Superficially, the United States appears to have a presidential system, but in fact it more and more resembles a parliamentary form of government. When a president loses the approval of the majority of the voters and polls reflect that his ratings have fallen substantially below 50 percent, he loses his power.
In this context, polls are like parliamentary votes of no confidence in European systems. While the government does not fall if it loses in the polling, it limps on until either its ratings improve or it is voted out of office at the next election.
President Bill Clinton was called "irrelevant" after the congressional defeats of 1994, when his ratings hovered in the high 30s. George W. Bush seemed almost out of power in the last years of his administration, when his approval dropped to the low 30s.
Now President Barack Obama faces the loss of power that comes with dropping poll numbers. The two early symptoms of this creeping impotence are his inability to pass the union card-check legislation or to force action on healthcare before the August recess, once highly touted administration goals.
As is usually the case, the apparent cause of these defeats — the buildup of public disapproval of both bills — is not what is really at work. Rather, it is the president's obvious inability to improve the economy that is exacting the daily toll in his approval ratings evident in all of the surveys. Like the body counts that mounted in Iraq and drove Bush's numbers ever downward, the rising unemployment numbers are stripping Obama of his popularity and power.
Obama's very activism in promoting the stimulus package in January as a cure-all has set him up for failure now that he cannot deliver on his overblown promises. Unlike Clinton's presidency, Obama's cannot be rescued by good public relations. His obvious failure to turn the economy around drags him down at every turn.
Will the group of moderate Democrats that is increasingly blocking his programs prove to be a lasting coalition? As long as Obama's economic failures continue, they will grow and harden in their opposition to his radical agenda. Once their president's popularity tanks, Democratic centrists will not look forward to running in an election defending his policies. The race to distance themselves from his failures will be on.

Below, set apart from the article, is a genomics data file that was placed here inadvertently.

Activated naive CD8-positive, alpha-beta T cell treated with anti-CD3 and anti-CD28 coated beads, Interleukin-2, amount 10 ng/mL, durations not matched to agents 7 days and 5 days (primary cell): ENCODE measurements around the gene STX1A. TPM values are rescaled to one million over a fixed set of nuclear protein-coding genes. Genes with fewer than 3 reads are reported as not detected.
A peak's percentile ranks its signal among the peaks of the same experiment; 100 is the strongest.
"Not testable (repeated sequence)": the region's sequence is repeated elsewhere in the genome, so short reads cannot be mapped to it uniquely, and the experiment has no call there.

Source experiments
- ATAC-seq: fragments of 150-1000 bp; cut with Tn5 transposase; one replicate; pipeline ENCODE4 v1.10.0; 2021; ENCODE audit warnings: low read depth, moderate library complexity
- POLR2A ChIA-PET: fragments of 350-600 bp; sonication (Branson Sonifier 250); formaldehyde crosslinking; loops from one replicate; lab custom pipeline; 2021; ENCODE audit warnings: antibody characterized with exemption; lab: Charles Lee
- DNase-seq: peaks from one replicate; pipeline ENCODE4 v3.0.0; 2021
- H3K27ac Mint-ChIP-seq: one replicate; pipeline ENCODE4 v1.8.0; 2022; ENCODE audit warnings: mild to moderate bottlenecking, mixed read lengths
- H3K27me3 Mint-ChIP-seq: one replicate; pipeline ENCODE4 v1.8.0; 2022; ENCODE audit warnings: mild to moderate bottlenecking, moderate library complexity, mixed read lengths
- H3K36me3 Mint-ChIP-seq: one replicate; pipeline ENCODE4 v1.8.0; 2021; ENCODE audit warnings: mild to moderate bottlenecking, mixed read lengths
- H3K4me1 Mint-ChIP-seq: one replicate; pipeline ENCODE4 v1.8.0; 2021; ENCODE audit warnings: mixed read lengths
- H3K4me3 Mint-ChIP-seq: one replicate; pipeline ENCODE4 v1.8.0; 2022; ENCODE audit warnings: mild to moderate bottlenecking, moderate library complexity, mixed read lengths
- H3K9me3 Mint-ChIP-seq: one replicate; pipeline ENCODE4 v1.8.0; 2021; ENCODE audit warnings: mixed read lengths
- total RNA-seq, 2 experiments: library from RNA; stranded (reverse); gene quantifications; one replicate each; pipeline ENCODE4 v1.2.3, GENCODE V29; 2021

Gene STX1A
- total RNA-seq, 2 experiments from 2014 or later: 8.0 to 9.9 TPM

That's not how Republicans work. Among the GOP, the tendency to hunker down and follow the leader into oblivion is all too obvious. The elections of 2006 and 2008 provide vivid examples. But Democrats, particularly those who sit nervously astride red states, are not made that way. Their proclivity toward dissent and independence, muzzled in times of presidential popularity, emerges when approval ratings drop.
Despite having 60 votes in the Senate, it is a serious question as to whether Obama will be able to get his controversial programs passed in the fall. The public mood is congealing against his healthcare proposals, and skepticism over the impact of cap-and-trade on American manufacturing is growing.
While voters are idealistically determined to cover the uninsured, they are more selfishly concerned about their own healthcare. And they are loath to trust the man who sold them on the stimulus package when he says that their care will be protected. More and more, they are asking the very simple question that Obama cannot answer: How is he going to cover 50 million new people without more doctors?
The elderly are coming to understand that his plan effectively repeals the bedrock guarantee in Medicare that seniors can get whatever care they want for free. The opposition to healthcare changes is building so fast that Obama was forced to retreat from his August deadline. And it's unlikely that he will be able to make a successful stand in September or October, when his ratings will likely be 10 points lower than they are today.